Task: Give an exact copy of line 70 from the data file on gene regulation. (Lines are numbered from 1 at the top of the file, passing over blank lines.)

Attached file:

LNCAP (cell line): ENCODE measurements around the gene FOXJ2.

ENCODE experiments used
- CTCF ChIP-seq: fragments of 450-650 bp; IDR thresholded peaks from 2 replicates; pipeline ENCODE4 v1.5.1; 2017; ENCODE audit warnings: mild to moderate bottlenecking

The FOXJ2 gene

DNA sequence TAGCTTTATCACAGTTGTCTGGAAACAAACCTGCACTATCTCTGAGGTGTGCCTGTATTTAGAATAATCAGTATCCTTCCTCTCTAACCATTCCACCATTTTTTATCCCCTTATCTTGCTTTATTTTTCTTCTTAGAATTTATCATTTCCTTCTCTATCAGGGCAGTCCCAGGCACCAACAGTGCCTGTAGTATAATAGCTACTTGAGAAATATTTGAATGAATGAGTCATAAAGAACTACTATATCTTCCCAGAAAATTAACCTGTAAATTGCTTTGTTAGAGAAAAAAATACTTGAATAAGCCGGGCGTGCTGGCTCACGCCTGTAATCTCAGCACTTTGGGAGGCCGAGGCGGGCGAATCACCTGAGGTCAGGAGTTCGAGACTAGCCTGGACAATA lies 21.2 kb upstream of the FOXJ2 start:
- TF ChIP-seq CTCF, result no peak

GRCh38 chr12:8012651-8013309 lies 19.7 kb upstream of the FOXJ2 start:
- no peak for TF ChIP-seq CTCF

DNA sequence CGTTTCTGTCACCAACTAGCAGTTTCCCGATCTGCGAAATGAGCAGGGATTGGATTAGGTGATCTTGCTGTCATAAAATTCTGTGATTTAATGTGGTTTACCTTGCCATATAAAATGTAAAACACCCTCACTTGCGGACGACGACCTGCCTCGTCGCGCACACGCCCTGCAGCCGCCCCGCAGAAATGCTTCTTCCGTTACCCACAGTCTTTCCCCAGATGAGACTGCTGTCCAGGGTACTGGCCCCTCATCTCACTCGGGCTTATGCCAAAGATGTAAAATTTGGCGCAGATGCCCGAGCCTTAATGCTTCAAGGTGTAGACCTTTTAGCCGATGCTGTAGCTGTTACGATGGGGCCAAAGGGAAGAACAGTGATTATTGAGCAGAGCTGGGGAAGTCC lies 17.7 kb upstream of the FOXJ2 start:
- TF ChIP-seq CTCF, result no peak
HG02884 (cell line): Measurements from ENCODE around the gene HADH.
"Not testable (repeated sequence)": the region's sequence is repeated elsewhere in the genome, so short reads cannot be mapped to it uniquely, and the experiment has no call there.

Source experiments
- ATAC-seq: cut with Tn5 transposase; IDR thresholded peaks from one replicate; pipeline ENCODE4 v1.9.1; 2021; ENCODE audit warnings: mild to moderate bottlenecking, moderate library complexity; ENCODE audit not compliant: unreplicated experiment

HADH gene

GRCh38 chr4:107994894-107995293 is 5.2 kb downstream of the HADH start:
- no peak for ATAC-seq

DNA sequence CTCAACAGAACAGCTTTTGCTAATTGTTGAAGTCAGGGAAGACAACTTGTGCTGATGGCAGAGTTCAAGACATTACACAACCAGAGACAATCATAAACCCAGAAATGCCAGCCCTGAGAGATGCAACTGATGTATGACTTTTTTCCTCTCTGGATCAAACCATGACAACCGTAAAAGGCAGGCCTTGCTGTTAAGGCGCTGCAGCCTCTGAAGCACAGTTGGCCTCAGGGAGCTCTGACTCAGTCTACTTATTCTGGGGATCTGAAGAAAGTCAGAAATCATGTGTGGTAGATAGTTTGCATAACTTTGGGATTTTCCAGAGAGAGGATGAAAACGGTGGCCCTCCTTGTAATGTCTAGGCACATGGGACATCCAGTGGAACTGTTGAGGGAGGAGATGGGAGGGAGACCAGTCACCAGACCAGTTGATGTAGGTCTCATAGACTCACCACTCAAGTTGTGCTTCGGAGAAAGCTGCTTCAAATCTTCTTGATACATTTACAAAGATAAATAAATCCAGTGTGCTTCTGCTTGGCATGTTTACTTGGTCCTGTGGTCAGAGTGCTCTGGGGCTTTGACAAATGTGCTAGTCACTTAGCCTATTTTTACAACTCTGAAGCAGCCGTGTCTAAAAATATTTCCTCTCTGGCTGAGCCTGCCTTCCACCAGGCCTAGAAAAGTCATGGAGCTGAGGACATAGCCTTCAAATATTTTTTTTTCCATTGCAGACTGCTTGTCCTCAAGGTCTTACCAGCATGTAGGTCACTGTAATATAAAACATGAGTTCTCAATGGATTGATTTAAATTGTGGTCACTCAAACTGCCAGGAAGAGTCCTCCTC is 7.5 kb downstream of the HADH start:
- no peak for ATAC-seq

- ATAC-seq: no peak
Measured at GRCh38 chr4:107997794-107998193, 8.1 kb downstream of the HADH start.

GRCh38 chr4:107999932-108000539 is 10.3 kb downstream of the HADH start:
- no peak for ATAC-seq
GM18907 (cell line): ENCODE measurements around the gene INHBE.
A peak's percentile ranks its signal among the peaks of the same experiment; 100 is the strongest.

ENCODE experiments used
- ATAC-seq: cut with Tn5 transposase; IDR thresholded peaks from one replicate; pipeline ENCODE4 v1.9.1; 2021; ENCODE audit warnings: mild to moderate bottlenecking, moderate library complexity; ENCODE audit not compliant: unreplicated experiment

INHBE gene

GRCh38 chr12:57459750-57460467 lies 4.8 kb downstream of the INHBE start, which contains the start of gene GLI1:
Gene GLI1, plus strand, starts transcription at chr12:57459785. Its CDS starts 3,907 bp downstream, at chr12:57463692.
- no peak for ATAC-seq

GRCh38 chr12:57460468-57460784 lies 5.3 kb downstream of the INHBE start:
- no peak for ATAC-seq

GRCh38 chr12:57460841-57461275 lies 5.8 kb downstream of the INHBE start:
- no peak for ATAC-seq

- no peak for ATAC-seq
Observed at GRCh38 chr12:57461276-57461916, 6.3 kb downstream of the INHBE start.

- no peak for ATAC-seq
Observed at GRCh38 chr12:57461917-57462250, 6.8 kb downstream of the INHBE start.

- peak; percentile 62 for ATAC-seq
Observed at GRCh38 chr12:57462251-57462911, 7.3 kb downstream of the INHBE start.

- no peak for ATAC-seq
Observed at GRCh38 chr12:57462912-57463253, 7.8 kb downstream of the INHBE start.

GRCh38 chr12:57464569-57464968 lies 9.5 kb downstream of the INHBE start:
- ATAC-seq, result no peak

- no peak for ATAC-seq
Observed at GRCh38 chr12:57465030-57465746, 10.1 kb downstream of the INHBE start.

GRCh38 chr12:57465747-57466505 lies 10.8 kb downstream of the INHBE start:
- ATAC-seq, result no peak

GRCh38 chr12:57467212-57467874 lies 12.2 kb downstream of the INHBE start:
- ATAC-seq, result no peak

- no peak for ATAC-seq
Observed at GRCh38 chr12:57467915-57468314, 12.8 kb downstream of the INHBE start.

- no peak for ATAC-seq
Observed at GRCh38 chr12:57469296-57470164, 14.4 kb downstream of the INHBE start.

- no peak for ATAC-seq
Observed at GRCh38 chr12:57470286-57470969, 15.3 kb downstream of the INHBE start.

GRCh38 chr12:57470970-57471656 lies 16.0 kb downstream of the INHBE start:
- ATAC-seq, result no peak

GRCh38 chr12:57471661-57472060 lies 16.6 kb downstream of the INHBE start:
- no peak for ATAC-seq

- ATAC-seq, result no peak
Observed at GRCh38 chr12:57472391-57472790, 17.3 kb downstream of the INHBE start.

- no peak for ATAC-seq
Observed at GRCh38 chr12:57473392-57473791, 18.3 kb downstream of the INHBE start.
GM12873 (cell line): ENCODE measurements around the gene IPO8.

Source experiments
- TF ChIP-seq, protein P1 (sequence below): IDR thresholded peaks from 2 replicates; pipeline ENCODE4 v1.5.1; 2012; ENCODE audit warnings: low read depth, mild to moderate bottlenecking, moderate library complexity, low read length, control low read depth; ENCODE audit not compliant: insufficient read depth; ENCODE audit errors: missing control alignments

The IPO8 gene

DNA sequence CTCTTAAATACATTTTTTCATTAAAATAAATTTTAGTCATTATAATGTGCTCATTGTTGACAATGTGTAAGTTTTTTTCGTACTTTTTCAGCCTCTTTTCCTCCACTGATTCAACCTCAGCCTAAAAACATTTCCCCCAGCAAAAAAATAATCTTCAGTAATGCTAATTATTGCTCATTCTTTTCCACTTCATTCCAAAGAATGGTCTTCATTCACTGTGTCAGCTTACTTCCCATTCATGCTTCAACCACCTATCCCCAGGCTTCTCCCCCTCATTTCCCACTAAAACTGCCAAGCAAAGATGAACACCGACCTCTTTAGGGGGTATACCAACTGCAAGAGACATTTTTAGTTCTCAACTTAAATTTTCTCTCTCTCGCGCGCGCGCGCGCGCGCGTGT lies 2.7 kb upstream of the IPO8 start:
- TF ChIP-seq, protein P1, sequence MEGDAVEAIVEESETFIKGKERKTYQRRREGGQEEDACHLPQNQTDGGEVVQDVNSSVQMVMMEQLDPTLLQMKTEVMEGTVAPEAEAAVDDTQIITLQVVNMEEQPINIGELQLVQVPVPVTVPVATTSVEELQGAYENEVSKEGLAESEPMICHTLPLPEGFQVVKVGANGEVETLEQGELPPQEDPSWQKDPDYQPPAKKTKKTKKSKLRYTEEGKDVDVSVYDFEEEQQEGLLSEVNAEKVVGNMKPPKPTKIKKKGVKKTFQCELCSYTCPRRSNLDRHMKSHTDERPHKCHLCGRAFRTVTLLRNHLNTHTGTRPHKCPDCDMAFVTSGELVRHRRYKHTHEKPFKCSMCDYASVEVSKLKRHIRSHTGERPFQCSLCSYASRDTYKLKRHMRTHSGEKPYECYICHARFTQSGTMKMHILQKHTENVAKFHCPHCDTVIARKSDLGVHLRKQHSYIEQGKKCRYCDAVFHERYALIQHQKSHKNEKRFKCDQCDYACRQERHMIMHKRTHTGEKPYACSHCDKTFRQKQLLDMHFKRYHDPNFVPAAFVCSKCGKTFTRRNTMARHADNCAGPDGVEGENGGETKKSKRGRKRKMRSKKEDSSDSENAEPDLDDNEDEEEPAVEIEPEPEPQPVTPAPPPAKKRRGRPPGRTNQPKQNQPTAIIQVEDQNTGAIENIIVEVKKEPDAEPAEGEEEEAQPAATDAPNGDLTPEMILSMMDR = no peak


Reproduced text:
DNA sequence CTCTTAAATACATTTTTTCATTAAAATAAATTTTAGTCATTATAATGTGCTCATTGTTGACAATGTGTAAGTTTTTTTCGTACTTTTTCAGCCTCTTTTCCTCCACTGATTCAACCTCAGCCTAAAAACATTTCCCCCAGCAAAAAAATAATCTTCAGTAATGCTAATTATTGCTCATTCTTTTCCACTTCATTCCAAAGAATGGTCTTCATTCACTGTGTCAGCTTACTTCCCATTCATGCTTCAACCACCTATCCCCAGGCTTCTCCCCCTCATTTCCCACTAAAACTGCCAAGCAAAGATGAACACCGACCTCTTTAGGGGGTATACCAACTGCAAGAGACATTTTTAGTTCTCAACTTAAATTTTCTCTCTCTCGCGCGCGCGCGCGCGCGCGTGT lies 2.7 kb upstream of the IPO8 start: